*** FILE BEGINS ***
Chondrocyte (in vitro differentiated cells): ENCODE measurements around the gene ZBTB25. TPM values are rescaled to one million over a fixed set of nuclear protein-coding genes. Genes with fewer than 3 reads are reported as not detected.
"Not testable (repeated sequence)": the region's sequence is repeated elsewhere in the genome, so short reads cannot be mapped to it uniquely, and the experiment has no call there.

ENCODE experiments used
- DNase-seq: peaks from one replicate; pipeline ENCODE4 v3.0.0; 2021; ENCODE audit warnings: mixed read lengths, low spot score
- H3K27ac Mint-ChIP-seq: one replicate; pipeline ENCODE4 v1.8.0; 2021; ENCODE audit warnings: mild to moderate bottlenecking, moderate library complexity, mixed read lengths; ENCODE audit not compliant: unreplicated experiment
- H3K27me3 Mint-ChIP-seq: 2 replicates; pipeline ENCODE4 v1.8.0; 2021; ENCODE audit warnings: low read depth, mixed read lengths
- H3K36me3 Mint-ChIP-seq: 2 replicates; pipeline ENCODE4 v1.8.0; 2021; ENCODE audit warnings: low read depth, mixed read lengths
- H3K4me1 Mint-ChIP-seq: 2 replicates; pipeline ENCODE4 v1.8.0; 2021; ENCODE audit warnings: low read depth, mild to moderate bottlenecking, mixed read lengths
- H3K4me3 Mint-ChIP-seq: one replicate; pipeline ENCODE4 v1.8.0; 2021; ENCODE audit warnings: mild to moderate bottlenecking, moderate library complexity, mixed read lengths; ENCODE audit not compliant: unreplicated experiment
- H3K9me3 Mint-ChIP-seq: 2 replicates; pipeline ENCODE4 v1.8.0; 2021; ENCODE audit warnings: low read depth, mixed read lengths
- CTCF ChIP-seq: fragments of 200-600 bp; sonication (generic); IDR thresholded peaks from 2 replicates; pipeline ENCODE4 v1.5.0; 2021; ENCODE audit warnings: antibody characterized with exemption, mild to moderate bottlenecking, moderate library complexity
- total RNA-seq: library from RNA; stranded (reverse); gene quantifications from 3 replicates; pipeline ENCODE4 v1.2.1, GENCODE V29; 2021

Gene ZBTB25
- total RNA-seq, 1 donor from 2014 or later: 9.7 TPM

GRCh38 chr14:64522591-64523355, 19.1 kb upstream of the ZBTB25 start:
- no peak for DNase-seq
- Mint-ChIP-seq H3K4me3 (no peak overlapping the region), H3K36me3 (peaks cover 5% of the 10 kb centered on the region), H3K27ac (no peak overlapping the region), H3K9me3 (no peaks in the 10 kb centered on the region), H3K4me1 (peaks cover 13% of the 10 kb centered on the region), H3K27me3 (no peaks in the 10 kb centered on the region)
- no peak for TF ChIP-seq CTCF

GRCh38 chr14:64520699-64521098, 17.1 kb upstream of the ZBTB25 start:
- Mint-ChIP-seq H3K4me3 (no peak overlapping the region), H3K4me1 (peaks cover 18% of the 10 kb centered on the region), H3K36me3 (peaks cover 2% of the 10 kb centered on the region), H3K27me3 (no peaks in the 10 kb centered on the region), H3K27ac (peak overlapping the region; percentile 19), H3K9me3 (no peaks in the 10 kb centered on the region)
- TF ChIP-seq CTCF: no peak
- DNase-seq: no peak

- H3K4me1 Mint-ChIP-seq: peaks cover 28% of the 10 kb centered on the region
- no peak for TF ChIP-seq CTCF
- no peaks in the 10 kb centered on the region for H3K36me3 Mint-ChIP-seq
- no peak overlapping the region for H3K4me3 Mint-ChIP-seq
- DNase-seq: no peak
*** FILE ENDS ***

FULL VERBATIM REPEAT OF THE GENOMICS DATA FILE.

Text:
Chondrocyte (in vitro differentiated cells): ENCODE measurements around the gene ZBTB25. TPM values are rescaled to one million over a fixed set of nuclear protein-coding genes. Genes with fewer than 3 reads are reported as not detected.
"Not testable (repeated sequence)": the region's sequence is repeated elsewhere in the genome, so short reads cannot be mapped to it uniquely, and the experiment has no call there.

ENCODE experiments used
- DNase-seq: peaks from one replicate; pipeline ENCODE4 v3.0.0; 2021; ENCODE audit warnings: mixed read lengths, low spot score
- H3K27ac Mint-ChIP-seq: one replicate; pipeline ENCODE4 v1.8.0; 2021; ENCODE audit warnings: mild to moderate bottlenecking, moderate library complexity, mixed read lengths; ENCODE audit not compliant: unreplicated experiment
- H3K27me3 Mint-ChIP-seq: 2 replicates; pipeline ENCODE4 v1.8.0; 2021; ENCODE audit warnings: low read depth, mixed read lengths
- H3K36me3 Mint-ChIP-seq: 2 replicates; pipeline ENCODE4 v1.8.0; 2021; ENCODE audit warnings: low read depth, mixed read lengths
- H3K4me1 Mint-ChIP-seq: 2 replicates; pipeline ENCODE4 v1.8.0; 2021; ENCODE audit warnings: low read depth, mild to moderate bottlenecking, mixed read lengths
- H3K4me3 Mint-ChIP-seq: one replicate; pipeline ENCODE4 v1.8.0; 2021; ENCODE audit warnings: mild to moderate bottlenecking, moderate library complexity, mixed read lengths; ENCODE audit not compliant: unreplicated experiment
- H3K9me3 Mint-ChIP-seq: 2 replicates; pipeline ENCODE4 v1.8.0; 2021; ENCODE audit warnings: low read depth, mixed read lengths
- CTCF ChIP-seq: fragments of 200-600 bp; sonication (generic); IDR thresholded peaks from 2 replicates; pipeline ENCODE4 v1.5.0; 2021; ENCODE audit warnings: antibody characterized with exemption, mild to moderate bottlenecking, moderate library complexity
- total RNA-seq: library from RNA; stranded (reverse); gene quantifications from 3 replicates; pipeline ENCODE4 v1.2.1, GENCODE V29; 2021

Gene ZBTB25
- total RNA-seq, 1 donor from 2014 or later: 9.7 TPM

GRCh38 chr14:64522591-64523355, 19.1 kb upstream of the ZBTB25 start:
- no peak for DNase-seq
- Mint-ChIP-seq H3K4me3 (no peak overlapping the region), H3K36me3 (peaks cover 5% of the 10 kb centered on the region), H3K27ac (no peak overlapping the region), H3K9me3 (no peaks in the 10 kb centered on the region), H3K4me1 (peaks cover 13% of the 10 kb centered on the region), H3K27me3 (no peaks in the 10 kb centered on the region)
- no peak for TF ChIP-seq CTCF

GRCh38 chr14:64520699-64521098, 17.1 kb upstream of the ZBTB25 start:
- Mint-ChIP-seq H3K4me3 (no peak overlapping the region), H3K4me1 (peaks cover 18% of the 10 kb centered on the region), H3K36me3 (peaks cover 2% of the 10 kb centered on the region), H3K27me3 (no peaks in the 10 kb centered on the region), H3K27ac (peak overlapping the region; percentile 19), H3K9me3 (no peaks in the 10 kb centered on the region)
- TF ChIP-seq CTCF: no peak
- DNase-seq: no peak

- H3K4me1 Mint-ChIP-seq: peaks cover 28% of the 10 kb centered on the region
- no peak for TF ChIP-seq CTCF
- no peaks in the 10 kb centered on the region for H3K36me3 Mint-ChIP-seq
- no peak overlapping the region for H3K4me3 Mint-ChIP-seq
- DNase-seq: no peak